HomeNewsBriefMexican Govt to Stop Media Parade of Drug Suspects
BRIEF

Mexican Govt to Stop Media Parade of Drug Suspects

HUMAN RIGHTS / 24 JAN 2013 BY MIRIAM WELLS EN

The Mexican government has announced a new low-key press strategy regarding detained drug trafficking suspects, breaking away from the former administration's tactic of parading them in front of the media.

President Enrique Peña Nieto's communications team announced that suspects will now be identified using their real names rather than aliases, and the authorities will no longer arrange press photographs of detainees before trials. They will also end the practice of publishing the name of the criminal organization that a suspect allegedly belongs to.

Officials added that media must not broadcast the detention or presentation of suspected criminals, as to do so violates Article 63 of the Federal Radio and Television Law, which prohibits "apology for violence or crime."

The government's list of the 37 most-wanted criminals, which gives their aliases and cartel affiliations, will also be changed.

Government representative Eduardo Sanchez Hernandez told news agency Notimex, "We will report in a neutral tone and refer to the suspects by their first and last names, like any other citizen."

InSight Crime Analysis

The Mexican government's new strategy marks a departure from the controversial approach of the former administration, in line with Peña Nieto's stated intention to break away from his predessor's "reactionary" security strategy to focus on violence prevention.

Former President Felipe Calderon's policy of parading suspected criminals before the press had been criticized by both Mexican politicians and international observers for glorifying crime and failing to meet human rights standards on the treatment of detainees.

As one congressman commented last year, setting up press conferences in which alleged drug bosses posed for cameras in front of weapons, cash and drugs, can give suspects kudos and create false heroes for young people.

In a 2011 report, US-based campaign group Human Rights Watch warned that Mexico's justice system "often presumes suspects are guilty until proven innocent, rather than requiring the prosecution to present solid evidence" -- a violation of international human rights law.

The report documented the torture, extrajudicial killing and disappearance of crime suspects by security forces, who were found to be abusing civilians under the cover of the Calderon administration's "war" on drugs. The new government's change of policy is thus welcome news, albeit a small step.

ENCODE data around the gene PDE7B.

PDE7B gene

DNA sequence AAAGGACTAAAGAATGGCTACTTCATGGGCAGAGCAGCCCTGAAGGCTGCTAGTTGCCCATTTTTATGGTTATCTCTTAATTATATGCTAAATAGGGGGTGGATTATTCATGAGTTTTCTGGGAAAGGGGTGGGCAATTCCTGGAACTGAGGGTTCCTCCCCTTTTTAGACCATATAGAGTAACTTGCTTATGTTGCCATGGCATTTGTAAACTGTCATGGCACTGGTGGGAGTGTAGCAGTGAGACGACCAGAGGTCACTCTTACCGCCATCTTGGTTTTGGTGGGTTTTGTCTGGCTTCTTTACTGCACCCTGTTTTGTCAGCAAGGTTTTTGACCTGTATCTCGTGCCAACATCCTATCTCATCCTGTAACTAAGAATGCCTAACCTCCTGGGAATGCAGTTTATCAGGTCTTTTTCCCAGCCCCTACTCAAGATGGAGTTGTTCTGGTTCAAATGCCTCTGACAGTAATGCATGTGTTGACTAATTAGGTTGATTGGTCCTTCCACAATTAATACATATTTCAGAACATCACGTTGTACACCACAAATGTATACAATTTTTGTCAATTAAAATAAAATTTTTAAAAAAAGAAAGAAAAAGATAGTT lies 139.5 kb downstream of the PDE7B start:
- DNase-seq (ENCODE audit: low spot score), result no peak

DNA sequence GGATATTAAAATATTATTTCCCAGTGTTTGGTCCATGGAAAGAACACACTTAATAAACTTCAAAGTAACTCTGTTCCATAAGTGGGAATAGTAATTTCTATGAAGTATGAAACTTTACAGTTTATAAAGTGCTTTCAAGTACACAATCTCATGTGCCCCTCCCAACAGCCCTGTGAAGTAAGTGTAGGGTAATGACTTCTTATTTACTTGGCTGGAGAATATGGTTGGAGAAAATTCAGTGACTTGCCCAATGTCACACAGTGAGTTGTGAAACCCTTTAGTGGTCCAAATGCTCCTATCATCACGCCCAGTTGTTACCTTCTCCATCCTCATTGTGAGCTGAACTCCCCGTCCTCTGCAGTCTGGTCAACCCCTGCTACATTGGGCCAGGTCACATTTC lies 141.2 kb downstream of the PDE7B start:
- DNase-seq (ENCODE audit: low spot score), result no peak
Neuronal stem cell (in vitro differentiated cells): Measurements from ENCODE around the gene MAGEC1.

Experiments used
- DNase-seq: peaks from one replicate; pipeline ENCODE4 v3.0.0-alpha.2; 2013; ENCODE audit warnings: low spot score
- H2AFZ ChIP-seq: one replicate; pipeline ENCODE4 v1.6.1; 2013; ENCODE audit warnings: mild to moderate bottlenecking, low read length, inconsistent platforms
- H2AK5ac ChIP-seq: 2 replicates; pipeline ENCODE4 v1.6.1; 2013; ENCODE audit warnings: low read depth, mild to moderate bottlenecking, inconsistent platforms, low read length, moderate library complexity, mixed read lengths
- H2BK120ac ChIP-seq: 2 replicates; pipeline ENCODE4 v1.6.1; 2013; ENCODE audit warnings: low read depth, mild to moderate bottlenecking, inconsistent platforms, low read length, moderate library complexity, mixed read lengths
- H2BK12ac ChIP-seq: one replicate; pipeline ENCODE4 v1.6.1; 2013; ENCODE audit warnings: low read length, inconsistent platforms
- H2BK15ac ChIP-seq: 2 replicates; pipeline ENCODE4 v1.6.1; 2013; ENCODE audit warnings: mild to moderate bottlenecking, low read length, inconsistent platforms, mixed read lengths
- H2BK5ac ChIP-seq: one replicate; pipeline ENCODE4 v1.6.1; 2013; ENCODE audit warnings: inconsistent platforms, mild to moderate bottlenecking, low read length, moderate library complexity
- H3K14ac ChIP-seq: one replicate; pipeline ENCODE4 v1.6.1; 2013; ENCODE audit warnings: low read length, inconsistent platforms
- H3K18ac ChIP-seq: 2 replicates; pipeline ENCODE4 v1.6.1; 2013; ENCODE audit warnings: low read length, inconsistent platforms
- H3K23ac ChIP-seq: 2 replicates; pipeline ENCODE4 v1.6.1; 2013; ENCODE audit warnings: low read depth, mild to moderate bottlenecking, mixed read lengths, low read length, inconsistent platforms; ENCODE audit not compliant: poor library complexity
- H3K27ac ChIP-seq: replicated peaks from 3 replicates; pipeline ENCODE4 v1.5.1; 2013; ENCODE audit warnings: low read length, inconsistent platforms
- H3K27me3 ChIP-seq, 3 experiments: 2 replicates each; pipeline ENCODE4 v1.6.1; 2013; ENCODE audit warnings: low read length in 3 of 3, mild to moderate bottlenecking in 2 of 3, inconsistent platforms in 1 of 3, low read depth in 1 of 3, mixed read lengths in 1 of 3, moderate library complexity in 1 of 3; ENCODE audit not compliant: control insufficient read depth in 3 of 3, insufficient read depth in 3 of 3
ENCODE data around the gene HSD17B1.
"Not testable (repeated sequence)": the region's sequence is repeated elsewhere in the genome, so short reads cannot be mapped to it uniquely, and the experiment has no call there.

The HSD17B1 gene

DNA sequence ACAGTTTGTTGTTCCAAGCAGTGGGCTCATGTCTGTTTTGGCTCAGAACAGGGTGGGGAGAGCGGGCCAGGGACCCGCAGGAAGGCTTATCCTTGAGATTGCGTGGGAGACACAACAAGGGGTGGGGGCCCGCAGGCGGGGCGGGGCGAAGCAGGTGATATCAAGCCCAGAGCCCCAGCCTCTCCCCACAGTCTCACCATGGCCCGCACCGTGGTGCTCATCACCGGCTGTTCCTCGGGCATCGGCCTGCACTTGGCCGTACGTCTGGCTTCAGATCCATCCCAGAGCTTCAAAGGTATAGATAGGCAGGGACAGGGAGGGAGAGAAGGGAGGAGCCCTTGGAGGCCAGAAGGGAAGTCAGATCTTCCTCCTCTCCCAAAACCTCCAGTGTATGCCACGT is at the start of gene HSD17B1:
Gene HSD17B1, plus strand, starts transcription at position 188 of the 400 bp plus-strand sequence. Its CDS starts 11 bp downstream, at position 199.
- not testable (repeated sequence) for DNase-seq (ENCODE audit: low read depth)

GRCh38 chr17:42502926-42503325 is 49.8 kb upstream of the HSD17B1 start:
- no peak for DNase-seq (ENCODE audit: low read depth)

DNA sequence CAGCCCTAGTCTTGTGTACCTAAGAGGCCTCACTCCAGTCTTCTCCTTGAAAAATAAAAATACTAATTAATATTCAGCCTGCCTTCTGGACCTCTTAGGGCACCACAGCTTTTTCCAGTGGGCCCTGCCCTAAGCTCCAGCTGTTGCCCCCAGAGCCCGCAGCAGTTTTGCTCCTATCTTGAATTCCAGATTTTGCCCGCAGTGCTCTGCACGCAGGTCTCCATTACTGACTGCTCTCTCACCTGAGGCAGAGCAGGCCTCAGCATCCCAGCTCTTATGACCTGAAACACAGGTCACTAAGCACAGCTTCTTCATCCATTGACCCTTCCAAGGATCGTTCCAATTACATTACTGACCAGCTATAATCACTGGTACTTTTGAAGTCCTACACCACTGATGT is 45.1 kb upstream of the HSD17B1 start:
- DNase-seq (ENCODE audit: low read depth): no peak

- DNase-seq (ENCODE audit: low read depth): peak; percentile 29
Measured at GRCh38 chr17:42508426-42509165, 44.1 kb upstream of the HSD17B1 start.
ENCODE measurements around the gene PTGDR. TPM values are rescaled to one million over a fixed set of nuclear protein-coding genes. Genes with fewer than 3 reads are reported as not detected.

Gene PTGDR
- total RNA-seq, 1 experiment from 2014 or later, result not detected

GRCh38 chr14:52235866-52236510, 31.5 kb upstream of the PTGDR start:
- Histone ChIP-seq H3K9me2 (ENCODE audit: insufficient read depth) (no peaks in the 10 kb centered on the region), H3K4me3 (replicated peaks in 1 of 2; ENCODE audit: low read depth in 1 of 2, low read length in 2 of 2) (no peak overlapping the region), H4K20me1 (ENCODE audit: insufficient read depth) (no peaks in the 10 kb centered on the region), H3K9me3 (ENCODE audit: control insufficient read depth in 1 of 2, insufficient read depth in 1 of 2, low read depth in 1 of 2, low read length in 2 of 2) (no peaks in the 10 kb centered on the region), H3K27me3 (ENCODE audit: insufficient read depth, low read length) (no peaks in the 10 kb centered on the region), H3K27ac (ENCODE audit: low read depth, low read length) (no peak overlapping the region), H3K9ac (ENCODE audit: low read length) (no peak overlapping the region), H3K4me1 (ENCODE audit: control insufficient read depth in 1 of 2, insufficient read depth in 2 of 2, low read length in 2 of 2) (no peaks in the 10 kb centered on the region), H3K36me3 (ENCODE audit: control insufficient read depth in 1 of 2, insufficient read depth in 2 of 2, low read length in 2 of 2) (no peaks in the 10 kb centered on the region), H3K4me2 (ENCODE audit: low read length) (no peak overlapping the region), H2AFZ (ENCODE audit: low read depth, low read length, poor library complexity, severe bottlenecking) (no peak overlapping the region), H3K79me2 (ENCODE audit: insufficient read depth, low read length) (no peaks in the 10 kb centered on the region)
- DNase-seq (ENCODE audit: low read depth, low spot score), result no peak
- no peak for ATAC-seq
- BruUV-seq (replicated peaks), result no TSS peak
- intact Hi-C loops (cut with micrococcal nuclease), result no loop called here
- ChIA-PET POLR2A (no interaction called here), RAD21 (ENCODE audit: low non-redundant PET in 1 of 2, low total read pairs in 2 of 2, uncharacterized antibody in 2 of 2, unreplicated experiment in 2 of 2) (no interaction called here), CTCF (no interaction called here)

share icon icon icon

Was this content helpful?

We want to sustain Latin America’s largest organized crime database, but in order to do so, we need resources.

DONATE

What are your thoughts? Click here to send InSight Crime your comments.

We encourage readers to copy and distribute our work for non-commercial purposes, with attribution to InSight Crime in the byline and links to the original at both the top and bottom of the article. Check the Creative Commons website for more details of how to share our work, and please send us an email if you use an article.

Was this content helpful?

We want to sustain Latin America’s largest organized crime database, but in order to do so, we need resources.

DONATE

Related Content

KNIGHTS TEMPLAR / 8 JUL 2011

At least seven people have been killed in the western Mexico state of Michoacan in battles between the federal…

INFOGRAPHICS / 26 AUG 2013

Reports by US authorities that Mexican cartels have a presence in more than 1,000 US cities were widely exaggerated,…

EUROPE CRIME / 3 JUN 2012

A ten-year investigation by Italian authorities into the nation’s drug trafficking networks offers a glimpse into the Italian mafia’s links…

About InSight Crime

THE ORGANIZATION

InSight Crime Tackles Illegal Fishing

15 OCT 2021

In October, InSight Crime and American University’s Center for Latin American and Latino Studies (CLALS) began a year-long project on illegal, unreported, unregulated (IUU) fishing in…

THE ORGANIZATION

InSight Crime Featured in Handbook for Reporting on Organized Crime

8 OCT 2021

In late September, the Global Investigative Journalism Network (GIJN) published an excerpt of its forthcoming guide on reporting organized crime in Indonesia.

THE ORGANIZATION

Probing Organized Crime in Haiti

1 OCT 2021

InSight Crime has made it a priority to investigate organized crime in Haiti, where an impotent state is reeling after the July assassination of President Jovenel Moïse, coupled with an…

THE ORGANIZATION

Emergency First Aid in Hostile Environments

24 SEP 2021

At InSight Crime's annual treat, we ramped up hostile environment and emergency first aid training for our 40-member staff, many of whom conduct on-the-ground investigations in dangerous corners of the region.

THE ORGANIZATION

Series on Environmental Crime in the Amazon Generates Headlines

17 SEP 2021

InSight Crime and the Igarapé Institute have been delighted at the response to our joint investigation into environmental crimes in the Colombian Amazon. Coverage of our chapters dedicated to illegal mining…